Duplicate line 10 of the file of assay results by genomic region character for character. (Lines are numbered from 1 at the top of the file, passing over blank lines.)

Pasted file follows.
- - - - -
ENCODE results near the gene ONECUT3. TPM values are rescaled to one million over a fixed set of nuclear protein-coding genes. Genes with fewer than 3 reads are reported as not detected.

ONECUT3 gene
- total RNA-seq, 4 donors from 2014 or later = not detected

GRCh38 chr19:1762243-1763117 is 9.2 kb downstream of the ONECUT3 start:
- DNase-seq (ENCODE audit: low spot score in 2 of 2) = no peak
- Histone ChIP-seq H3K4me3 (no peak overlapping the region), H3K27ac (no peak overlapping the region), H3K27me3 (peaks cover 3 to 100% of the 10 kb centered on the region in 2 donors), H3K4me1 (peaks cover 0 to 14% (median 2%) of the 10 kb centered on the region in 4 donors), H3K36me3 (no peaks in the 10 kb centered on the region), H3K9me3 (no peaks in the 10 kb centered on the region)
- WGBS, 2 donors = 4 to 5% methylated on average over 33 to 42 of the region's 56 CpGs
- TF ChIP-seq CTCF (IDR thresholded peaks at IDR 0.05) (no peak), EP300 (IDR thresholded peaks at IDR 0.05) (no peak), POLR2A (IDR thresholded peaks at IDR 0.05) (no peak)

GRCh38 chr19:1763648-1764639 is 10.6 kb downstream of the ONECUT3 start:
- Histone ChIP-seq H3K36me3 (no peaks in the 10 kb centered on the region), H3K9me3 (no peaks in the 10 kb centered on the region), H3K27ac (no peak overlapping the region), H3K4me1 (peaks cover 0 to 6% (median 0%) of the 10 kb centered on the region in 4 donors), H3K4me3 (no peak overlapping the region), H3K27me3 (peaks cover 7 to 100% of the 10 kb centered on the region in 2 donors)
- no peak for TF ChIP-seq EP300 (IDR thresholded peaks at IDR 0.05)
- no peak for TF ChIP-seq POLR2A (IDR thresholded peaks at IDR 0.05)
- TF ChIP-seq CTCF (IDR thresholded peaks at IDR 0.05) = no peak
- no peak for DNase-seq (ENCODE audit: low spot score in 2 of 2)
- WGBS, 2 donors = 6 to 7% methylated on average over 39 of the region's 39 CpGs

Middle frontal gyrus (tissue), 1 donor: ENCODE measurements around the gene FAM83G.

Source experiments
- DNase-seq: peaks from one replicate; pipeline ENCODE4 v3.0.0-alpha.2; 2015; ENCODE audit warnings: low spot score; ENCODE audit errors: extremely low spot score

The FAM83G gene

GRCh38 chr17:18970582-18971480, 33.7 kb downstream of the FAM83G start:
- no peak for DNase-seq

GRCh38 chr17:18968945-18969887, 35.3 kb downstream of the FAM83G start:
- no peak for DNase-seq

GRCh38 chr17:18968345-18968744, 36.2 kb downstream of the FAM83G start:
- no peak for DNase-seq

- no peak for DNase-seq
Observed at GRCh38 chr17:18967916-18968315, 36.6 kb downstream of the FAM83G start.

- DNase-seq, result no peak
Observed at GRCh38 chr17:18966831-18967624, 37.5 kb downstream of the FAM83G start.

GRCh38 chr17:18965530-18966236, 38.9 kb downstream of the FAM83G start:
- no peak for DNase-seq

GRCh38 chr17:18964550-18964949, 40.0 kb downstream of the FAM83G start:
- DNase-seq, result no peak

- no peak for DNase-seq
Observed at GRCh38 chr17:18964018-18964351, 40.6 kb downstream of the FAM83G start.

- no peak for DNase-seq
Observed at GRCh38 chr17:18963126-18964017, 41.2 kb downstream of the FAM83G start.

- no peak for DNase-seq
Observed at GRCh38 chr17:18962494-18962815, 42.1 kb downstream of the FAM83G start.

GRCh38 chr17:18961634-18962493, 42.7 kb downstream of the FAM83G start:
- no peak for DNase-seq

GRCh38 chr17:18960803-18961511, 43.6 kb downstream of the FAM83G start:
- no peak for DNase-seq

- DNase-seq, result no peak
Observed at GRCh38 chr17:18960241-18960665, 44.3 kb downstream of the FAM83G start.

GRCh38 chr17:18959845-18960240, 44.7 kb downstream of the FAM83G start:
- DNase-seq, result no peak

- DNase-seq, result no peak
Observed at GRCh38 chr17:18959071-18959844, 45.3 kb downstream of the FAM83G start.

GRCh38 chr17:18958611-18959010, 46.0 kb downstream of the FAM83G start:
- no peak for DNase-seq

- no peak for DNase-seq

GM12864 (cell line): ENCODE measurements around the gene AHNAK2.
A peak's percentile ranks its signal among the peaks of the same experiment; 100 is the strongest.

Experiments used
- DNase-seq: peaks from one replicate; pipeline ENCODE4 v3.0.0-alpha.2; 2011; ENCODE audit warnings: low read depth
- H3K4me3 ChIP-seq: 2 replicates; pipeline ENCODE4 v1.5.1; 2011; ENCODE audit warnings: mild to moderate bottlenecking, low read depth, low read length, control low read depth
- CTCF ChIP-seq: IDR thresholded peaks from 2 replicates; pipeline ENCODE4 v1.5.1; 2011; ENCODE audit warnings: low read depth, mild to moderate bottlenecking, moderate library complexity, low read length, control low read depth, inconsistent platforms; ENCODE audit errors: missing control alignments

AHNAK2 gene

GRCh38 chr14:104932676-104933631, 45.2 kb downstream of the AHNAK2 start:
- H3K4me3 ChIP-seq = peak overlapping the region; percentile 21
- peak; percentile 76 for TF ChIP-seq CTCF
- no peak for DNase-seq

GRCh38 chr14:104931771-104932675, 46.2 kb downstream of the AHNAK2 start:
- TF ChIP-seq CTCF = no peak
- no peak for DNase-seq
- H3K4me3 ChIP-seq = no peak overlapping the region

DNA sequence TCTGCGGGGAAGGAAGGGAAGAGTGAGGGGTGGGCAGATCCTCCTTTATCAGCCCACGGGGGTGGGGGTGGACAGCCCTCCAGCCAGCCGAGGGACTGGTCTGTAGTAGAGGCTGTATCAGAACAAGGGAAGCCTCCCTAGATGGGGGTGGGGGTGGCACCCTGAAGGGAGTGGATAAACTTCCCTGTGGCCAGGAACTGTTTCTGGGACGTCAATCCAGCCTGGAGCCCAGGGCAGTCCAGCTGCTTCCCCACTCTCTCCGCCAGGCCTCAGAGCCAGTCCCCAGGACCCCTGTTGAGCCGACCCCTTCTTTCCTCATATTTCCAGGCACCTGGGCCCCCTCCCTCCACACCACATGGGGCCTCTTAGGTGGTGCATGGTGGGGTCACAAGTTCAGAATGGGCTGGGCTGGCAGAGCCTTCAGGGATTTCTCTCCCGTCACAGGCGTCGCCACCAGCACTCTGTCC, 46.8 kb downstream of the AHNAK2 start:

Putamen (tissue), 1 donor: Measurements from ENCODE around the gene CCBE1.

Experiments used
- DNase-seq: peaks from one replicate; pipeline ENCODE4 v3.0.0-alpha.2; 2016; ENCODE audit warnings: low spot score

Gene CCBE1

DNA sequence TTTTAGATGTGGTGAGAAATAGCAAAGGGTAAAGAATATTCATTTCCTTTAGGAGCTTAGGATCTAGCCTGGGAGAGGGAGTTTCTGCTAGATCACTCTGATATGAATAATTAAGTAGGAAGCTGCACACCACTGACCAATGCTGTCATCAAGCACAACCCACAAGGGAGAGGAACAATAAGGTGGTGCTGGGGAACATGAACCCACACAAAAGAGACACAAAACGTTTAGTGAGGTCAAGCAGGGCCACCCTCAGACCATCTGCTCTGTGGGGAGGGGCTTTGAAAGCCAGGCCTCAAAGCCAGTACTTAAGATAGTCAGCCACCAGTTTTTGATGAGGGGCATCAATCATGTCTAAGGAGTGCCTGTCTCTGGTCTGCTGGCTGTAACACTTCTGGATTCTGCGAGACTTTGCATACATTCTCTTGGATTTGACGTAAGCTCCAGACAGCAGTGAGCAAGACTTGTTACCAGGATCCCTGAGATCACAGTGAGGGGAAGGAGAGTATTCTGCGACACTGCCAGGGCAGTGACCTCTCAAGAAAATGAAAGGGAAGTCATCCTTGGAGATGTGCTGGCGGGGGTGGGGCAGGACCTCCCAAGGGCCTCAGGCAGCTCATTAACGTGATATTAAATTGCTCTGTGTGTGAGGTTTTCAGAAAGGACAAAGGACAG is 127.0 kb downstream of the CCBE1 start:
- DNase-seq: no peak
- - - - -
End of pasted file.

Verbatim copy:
- Histone ChIP-seq H3K36me3 (no peaks in the 10 kb centered on the region), H3K9me3 (no peaks in the 10 kb centered on the region), H3K27ac (no peak overlapping the region), H3K4me1 (peaks cover 0 to 6% (median 0%) of the 10 kb centered on the region in 4 donors), H3K4me3 (no peak overlapping the region), H3K27me3 (peaks cover 7 to 100% of the 10 kb centered on the region in 2 donors)